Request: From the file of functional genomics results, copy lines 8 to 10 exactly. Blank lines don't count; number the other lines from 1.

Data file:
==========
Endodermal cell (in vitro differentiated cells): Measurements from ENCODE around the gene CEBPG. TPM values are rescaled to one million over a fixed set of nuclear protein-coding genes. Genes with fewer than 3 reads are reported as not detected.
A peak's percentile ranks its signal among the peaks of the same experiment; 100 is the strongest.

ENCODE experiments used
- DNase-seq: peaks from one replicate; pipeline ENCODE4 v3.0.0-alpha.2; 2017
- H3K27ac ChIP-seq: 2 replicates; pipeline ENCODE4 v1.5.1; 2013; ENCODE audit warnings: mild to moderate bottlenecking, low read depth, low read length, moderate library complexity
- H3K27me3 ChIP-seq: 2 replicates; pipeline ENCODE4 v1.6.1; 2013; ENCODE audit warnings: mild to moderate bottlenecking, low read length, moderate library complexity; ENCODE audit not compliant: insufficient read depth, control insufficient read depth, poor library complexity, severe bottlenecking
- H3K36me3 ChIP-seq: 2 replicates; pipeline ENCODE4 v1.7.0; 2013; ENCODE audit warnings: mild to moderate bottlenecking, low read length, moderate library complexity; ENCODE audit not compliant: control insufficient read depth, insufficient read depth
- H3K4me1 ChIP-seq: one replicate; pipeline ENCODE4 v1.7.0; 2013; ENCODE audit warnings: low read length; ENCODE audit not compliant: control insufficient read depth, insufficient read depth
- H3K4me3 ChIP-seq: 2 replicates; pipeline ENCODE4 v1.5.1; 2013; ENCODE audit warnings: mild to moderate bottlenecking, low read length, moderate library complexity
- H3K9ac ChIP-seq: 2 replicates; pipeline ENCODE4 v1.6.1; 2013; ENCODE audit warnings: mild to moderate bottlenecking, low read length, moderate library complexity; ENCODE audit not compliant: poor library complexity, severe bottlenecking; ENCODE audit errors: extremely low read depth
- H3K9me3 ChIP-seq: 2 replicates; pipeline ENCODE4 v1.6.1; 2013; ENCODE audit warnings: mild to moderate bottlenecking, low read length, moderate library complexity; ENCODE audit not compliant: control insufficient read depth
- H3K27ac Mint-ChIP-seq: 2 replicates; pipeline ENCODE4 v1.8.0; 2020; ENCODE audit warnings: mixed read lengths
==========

- H3K4me1 ChIP-seq: one replicate; pipeline ENCODE4 v1.7.0; 2013; ENCODE audit warnings: low read length; ENCODE audit not compliant: control insufficient read depth, insufficient read depth
- H3K4me3 ChIP-seq: 2 replicates; pipeline ENCODE4 v1.5.1; 2013; ENCODE audit warnings: mild to moderate bottlenecking, low read length, moderate library complexity
- H3K9ac ChIP-seq: 2 replicates; pipeline ENCODE4 v1.6.1; 2013; ENCODE audit warnings: mild to moderate bottlenecking, low read length, moderate library complexity; ENCODE audit not compliant: poor library complexity, severe bottlenecking; ENCODE audit errors: extremely low read depth